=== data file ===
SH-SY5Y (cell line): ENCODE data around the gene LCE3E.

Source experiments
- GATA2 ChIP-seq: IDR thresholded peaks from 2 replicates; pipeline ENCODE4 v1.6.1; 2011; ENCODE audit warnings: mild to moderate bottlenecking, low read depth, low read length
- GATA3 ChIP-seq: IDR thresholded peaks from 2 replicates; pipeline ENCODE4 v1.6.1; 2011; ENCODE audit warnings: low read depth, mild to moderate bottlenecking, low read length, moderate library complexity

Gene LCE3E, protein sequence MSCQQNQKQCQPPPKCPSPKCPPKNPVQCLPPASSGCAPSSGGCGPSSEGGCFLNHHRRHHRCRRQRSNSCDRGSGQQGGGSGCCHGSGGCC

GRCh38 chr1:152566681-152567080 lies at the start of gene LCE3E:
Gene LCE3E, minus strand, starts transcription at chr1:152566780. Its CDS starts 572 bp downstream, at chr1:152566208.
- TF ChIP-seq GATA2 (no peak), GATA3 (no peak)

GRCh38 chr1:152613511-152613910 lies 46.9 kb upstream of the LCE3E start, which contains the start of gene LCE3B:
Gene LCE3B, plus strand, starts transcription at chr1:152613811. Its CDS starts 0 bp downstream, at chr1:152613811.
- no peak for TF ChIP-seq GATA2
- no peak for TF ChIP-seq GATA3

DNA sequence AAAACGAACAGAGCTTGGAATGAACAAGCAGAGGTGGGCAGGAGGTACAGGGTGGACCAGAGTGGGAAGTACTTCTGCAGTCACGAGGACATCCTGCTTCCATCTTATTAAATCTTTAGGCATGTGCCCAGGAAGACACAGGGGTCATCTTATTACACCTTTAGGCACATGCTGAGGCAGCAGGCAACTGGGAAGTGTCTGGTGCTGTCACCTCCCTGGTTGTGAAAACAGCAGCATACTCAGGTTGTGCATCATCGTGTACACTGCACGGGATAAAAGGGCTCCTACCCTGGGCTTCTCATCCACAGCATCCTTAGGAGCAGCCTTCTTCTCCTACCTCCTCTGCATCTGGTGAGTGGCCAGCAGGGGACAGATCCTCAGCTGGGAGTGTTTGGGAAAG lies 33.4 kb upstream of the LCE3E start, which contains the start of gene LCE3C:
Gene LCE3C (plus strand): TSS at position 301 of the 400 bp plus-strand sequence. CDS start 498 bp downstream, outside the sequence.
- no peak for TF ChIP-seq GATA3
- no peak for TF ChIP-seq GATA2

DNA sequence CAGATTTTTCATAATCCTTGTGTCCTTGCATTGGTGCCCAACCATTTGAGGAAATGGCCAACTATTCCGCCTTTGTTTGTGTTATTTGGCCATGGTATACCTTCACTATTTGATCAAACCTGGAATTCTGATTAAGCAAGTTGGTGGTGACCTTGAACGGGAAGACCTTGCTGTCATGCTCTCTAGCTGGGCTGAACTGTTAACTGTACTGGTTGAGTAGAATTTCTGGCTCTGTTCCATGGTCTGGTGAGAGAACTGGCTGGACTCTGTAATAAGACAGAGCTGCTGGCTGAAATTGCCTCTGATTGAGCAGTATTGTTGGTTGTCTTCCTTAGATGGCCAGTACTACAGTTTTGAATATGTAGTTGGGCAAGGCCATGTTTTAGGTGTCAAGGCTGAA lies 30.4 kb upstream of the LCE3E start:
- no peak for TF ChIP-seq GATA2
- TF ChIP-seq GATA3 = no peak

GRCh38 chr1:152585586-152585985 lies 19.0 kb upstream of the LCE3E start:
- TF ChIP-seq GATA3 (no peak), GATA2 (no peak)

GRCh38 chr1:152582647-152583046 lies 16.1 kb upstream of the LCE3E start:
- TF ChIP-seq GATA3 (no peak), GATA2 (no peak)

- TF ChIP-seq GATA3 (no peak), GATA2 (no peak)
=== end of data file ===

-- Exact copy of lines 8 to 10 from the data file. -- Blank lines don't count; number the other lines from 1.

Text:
- TF ChIP-seq GATA2 (no peak), GATA3 (no peak)

GRCh38 chr1:152613511-152613910 lies 46.9 kb upstream of the LCE3E start, which contains the start of gene LCE3B:
Gene LCE3B, plus strand, starts transcription at chr1:152613811. Its CDS starts 0 bp downstream, at chr1:152613811.